Robert Wilson Leach, 33, a former public charter school teacher based in Washington, D.C., was sentenced on Friday to 11 years and 10 months in prison for sexually abusing four middle school students between 2010 and 2013.
Leach fled the country after he was confronted by one of the victims’ parents in December 2013.
U.S. Attorney Jessie K. Liu for the District of Columbia, Assistant Attorney General Brian A. Benczkowski of the Justice Department’s Criminal Division, Peter Newsham, Chief of the Metropolitan Police Department (MPD), and Michael Hughes, U.S. Marshal for the Superior Court of the District of Columbia, made the announcement.
“No matter how much time had elapsed, or how many miles he traveled, Robert Leach could not escape responsibility for the crimes he committed against four vulnerable children entrusted to his care,” said U.S. Attorney Liu.
“Because of the dedicated efforts of law enforcement in the United States and abroad, he now is paying the price for his predatory acts.”
Leach, formerly of Silver Spring, Md., was arrested in the United Kingdom in July 2015 and extradited to the United States in January 2018.
He pled guilty on June 8, 2018, in the Superior Court of the District of Columbia to first-degree child sexual abuse, sexual performance of a minor, and two counts of attempted second degree child sexual abuse, with aggravating circumstances as to one count.
Leach was sentenced by the Honorable Milton C. Lee.
Following his prison term, Leach will be required to register as a sex offender for the rest of his life, and will also be placed on a period of 25 years of supervised release.
Leach was a teacher at Meridian Public Charter School in Washington, D.C. throughout the period when the offenses took place.
He taught seventh and eighth grade math classes and beginning in his first year teaching, and continuing until he fled the country, Leach groomed and sexually abused female students.
The abuse, which varied by each of the four victims, included kissing in school stairwells, sexual touching in Leach’s classroom, the solicitation and receipt of nude photos, and sexual intercourse.
With one victim, Leach engaged in sexual intercourse dozens of times. Leach would pick up this victim from school and drive her to his apartment in Maryland or to secluded parts of the District of Columbia, where he would sexually abuse her.
The sexual abuse stopped only when a parent caught Leach on December 31, 2013.
That same day, Leach, a United States citizen, bought a plane ticket with cash, went to the airport, and fled first to the Cayman Islands and then to Cuba.
After a brief return to the United States, during which Leach resumed romantic communications with one of his victims convincing her to destroy evidence, keep him updated on the investigation and mislead investigators.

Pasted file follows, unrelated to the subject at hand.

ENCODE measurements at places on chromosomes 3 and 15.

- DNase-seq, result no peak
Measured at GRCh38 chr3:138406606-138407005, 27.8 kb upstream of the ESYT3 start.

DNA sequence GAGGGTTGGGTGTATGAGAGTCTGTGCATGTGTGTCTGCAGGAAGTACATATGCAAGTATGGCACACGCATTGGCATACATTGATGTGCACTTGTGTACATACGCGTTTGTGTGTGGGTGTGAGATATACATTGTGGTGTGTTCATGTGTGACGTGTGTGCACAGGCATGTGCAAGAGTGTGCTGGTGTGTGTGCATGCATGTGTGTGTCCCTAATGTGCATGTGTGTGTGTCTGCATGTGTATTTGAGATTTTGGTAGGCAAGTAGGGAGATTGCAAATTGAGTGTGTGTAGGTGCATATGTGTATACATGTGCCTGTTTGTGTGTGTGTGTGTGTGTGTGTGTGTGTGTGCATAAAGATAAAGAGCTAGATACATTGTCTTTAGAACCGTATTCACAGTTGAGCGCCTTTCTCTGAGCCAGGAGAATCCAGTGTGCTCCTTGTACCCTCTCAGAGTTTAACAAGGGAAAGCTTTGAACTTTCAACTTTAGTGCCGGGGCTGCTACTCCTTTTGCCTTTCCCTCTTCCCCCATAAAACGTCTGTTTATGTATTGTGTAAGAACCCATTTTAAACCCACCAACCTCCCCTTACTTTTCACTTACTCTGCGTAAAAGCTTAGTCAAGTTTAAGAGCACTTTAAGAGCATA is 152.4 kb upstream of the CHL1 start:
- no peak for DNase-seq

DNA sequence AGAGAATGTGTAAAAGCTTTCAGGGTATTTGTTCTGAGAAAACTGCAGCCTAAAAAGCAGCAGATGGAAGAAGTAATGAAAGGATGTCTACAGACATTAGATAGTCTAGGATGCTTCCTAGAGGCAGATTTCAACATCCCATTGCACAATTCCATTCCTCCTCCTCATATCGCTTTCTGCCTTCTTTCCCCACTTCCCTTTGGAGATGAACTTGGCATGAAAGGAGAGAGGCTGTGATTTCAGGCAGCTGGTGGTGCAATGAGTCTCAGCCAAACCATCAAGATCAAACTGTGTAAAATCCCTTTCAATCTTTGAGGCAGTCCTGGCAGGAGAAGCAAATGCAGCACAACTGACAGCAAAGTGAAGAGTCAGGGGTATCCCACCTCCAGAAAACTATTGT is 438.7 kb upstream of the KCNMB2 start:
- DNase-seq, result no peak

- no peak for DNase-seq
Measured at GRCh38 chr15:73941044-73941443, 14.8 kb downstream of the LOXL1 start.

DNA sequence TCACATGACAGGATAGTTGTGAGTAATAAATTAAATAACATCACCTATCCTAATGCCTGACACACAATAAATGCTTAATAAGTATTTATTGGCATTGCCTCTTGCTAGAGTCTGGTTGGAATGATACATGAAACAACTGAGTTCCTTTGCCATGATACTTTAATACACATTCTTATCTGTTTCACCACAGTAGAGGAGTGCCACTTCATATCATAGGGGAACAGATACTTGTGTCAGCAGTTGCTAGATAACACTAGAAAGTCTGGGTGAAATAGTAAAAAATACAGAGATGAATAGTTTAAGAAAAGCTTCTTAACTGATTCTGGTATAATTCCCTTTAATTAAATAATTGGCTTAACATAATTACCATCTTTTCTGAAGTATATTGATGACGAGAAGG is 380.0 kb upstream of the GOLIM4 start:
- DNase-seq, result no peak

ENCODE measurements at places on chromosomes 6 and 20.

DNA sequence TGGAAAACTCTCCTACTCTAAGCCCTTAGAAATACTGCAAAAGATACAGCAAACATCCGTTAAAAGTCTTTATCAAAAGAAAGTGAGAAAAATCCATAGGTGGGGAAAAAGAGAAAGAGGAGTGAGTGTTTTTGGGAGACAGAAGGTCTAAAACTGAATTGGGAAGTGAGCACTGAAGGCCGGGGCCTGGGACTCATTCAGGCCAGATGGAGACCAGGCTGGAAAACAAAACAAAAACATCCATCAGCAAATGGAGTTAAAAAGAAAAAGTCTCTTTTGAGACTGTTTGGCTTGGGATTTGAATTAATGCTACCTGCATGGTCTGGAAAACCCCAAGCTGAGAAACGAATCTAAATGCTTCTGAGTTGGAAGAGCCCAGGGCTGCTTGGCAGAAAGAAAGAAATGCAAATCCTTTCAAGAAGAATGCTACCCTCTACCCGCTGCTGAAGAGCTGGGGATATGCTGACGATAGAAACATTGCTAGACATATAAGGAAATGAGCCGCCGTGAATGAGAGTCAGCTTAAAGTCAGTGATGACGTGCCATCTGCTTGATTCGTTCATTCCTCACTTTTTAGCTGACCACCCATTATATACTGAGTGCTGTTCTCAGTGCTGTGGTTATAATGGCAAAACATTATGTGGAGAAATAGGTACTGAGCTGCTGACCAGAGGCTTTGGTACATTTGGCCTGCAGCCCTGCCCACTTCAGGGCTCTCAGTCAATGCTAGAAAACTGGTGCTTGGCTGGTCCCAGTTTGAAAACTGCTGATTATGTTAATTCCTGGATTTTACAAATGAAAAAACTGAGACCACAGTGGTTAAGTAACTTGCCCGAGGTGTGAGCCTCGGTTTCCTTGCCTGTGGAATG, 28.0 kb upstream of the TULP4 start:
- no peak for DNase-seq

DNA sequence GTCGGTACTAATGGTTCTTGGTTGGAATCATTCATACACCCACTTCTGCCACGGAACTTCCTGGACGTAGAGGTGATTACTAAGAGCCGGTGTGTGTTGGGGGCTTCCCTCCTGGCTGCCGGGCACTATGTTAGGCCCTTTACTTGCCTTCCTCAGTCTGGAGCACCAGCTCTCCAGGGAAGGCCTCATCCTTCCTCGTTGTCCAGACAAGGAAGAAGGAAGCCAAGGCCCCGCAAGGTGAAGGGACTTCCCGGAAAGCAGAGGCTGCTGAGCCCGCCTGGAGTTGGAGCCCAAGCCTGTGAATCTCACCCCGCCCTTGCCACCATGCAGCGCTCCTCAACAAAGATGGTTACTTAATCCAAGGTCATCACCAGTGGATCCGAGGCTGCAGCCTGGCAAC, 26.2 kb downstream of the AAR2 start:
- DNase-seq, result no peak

(Learn More. Do kids really know who they’re talking to online? In this PSA, the Department of Justice (DOJ) and the National Center for Missing & Exploited Children (NCMEC) explore the dangers of sharing images online. Courtesy of the National Center for Missing & Exploited Children and YouTube.)
Leach departed again, this time for the United Arab Emirates, where he continued teaching.
Leach remained in the UAE until July 2015, when he took a short trip to the United Kingdom.
UK officers from the Metropolitan Police Service arrested Leach on a provisional arrest warrant.
Leach remained incarcerated in the UK contesting extradition until he was extradited to the United States on January 5, 2018.
Former DC charter school teacher is extradited back to the US to face sexual abuse charges that happened between 2011-2013. Our release here: pic.twitter.com/ofZpTOAivv
— DC Police Department (@DCPoliceDept) January 6, 2018
A second defendant, Laurren Ebony Walker, 33, Leach’s co-teacher and friend, is awaiting sentencing on Oct. 22, 2018, for committing perjury before the grand jury investigating the crimes.
Walker, of Washington, D.C., pled guilty in June 2018 to one count of perjury.
On July 22, 2015, near the time of Leach’s UK arrest, Walker testified before a D.C. Superior Court grand jury that was investigating Leach’s sexual abuse of students.
Aware of the focus of the investigation and of the importance of truthful testimony, Walker chose to lie under oath about material facts relevant to the grand jury’s investigation.
Among other things, she denied any communications with Leach or knowledge of his whereabouts after he fled the country, even though Walker in fact frequently spoke with him and had even visited him in the United Arab Emirates a few months before her grand jury testimony.
Walker also denied giving Leach periodic access to her car, even though one of the victims testified that Leach sexually abused her in that car.
This case was investigated by the detectives of the Metropolitan Police Department’s Youth Investigations Division.
Significant assistance in locating and securing Leach was provided by:
- The Department of Justice’s Office of International Affairs, including Associate Directors Jason Carter and Tracey Lankler and Trial Attorneys Linda McKinney and Natalya Savransky
- INTERPOL Washington
- The U.S. Marshals Service
- The U.S. Department of State’s Diplomatic Security Service, and
- The United Kingdom’s Metropolitan Police Service
The case was prosecuted by Assistant U.S. Attorneys John L. Hill and Julianne C. Johnston.
Assistance was provided by a team from the U.S. Attorney’s Office that included:
- Victim/Witness Advocate Elsa Resendiz
- Criminal Investigator John Marsh
- Paralegal Specialists Jessica Moffatt, Angelina Slagle, and Joyce Arthur
- Litigation Technology Specialist Jeanie Latimore-Brown
- Intern Hannah Dier, and
- Assistant U.S. Attorneys David Misler and Christopher Bruckmann